July 02, 2012

The Gypsy and the Poet – images and experiments

hedgehurst by pb

In my last poetry collection "Enchantment" I asked Peter Blegvad to come up with images that would intervene in the book, proving breathing spaces between sections and textural moods. If you know the book you will know he came up with great work (see PB's 'Hedgehurst', left).

Well, my new poetry book is completed.

It is called "The Gypsy and the Poet" and once again I am thinking about images that will work with the poems, not illustrating them - but extending from the poems in some manner that enhances and deepens the tone of the whole book, the conversation between the poems, and between the poems and their readers.

I need to experiment with images on the blog for the next few entries and am meeting with Peter again next Wednesday. What do you think of these? What do they say to you? What might they evoke or invoke?

Watching the stars

hedgelaying


- 5 comments by 0 or more people Not publicly viewable

  1. Julia

    Lovely 5-minute brief; perfect while dinner in oven and kids in lego!

    1. Not looking head-on: turning away from something. Only half-there. Hidden in bramble of words/thoughts. Or: a confused, literary hedgehog!

    2. William Blake for some reason. William Blake in a farmyard. At night, watching stars. Reminiscent of Van Gogh’s Starry, Starry Night but without the cafe. Northern Lights. Invoke promise, hope. But maybe also the unknown: open door leading to where? What’s beyond the hill that’s shining so brightly? Is it to be feared or celebrated?

    3. Big body, small head: intuiting with the hands rather than the mind. Traditional craft; elegance in simplicity.
    - J.

    02 Jul 2012, 17:27

  2. Leila Rasheed

    okay.
    Picture 1): this is all about funnelling, or tunnelling, light between shadow. There’s a seeming barrier but in fact the eye is led (by the diagonal bar) up and out towards the hill. So, apparent barriers that overcome themselves? The distant light has something stiff, non-naturalistic about it, compared to the rest of the picture, that seems to ask for it to be read symbolically. It could be a sunrise or it could be a nuclear bomb flash. I’m reminded of ‘Z for Zachariah’ – the combination of traditional, subsistence farming in a highly rural landscape which is actually post-apocalpytic. Are the figures sitting waiting for something? For sunrise or for the end of the world? In hope or resignation? What’s that constellation? Is it identifiable? Is that hill a tumulus? Is there a god pinned to that tree? The road is powerful: pied piper, road goes ever ever on, old straight track through the woods (though it’s a bendy track!). Generally, thinking lots of duality – ancient/future, light/shadow – and ambiguity.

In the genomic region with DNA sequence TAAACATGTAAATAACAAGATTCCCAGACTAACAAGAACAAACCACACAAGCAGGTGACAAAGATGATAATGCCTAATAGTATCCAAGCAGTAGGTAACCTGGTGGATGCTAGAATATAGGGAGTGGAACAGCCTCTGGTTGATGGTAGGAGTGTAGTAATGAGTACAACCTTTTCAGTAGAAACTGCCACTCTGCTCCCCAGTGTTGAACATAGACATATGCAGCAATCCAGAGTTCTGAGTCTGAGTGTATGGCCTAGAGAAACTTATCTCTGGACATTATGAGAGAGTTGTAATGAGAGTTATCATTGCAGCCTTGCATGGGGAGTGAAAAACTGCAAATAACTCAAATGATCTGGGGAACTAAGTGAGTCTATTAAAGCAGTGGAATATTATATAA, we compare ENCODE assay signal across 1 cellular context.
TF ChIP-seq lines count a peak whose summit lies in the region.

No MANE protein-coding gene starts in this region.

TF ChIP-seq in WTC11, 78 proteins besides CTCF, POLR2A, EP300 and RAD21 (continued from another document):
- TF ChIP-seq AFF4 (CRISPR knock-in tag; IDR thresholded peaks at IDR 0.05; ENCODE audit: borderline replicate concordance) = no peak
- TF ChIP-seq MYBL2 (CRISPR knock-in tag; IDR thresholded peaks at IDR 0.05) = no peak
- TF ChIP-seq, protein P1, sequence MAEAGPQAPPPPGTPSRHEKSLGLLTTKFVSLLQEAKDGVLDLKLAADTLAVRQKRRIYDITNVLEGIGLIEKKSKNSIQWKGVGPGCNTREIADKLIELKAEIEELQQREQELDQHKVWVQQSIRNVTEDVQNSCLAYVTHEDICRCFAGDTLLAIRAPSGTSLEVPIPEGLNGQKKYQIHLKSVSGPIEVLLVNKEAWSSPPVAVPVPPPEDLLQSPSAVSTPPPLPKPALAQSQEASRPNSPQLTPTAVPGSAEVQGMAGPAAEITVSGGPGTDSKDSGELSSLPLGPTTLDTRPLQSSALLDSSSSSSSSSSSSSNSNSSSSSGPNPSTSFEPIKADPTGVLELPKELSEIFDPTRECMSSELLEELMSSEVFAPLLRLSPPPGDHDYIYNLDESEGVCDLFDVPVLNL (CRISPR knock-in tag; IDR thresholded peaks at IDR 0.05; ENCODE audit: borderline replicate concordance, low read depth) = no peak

Picture 2): less to say about this. Something about his expression is interesting, is he sad? Why? Knife in his hand – sacrificial wood kings – Virbius . Enmeshed boundaries, living boundaries – euro-zone?? Poems with woven lines.

    02 Jul 2012, 17:37

  3. Ruth

    1) Is it dawn or dusk? Are the figures waiting for something to begin or watching something end? Like Leila above, I thought of a nuclear glow: it reminded me of Raymond Briggs ‘When the wind blows’.
    2) Taken on its own, this seems a straightforward print, but seeing after the first picture, which had an eerie feel, it takes on new significance. What are the birds above? Carrion crows perhaps? Is the man building a simple fence or a barricade? His knife echoes that of the grim reaper.

    02 Jul 2012, 18:53

  4. Tom Richardson

    1] Samuel Palmer – transcendent nature, traditional men, pipe-smoking, grounded secure hopeful beginning of new quest / project after taking stock together – where is the Feminine, tucked away in the byres? the stars?, the moon rise, not the sun after all, maybe – or waht is it they share, what is completed? what is contained in the tight yard, where does the (conventionally) winding road lead once the hill is scaled and the source of light seen?
    2] tradition again, old-fashioned, enduring skills / crafts and materials, securing the future, containment and maintaining the strength of the enclosure, the quiddity of trousers and binder-twine as emblems of deep, longstanding understandings and ownership or would it be, tenancy – formulaic birds and cloud-suggestions and distant trees – all is well with this world, little changes, life is hard but satisfying, it takes its toll but that is willingly or at least unconsciously paid, a billhook is a billhook is a billhook – or have I missed something ther – that Grim Reaper ref? maybe, but I’m not going with it, after all – again a Masculine world of activity and solitude and silence – despite the rowdinesof rooks /crows andthe regular hack of theh bilhook – bending nature to Man’s will – an unequal contest for both sides – neither ever ‘wins’ – perpetual vigilance?

    02 Jul 2012, 21:59

  5. Anthony Haynes

    1. Don’t know – can’t help you.
    2. Intriguing. Ambiguous. Inclined to a positive reading. Comradeship. Story-telling. Evokes narrative. Awakening consciousness?
    3. Tonal quality striking. Dark predominates, so somewhat sombre – in line with seriousness of the man’s expression. Coarseness, solidity.

    02 Jul 2012, 22:43


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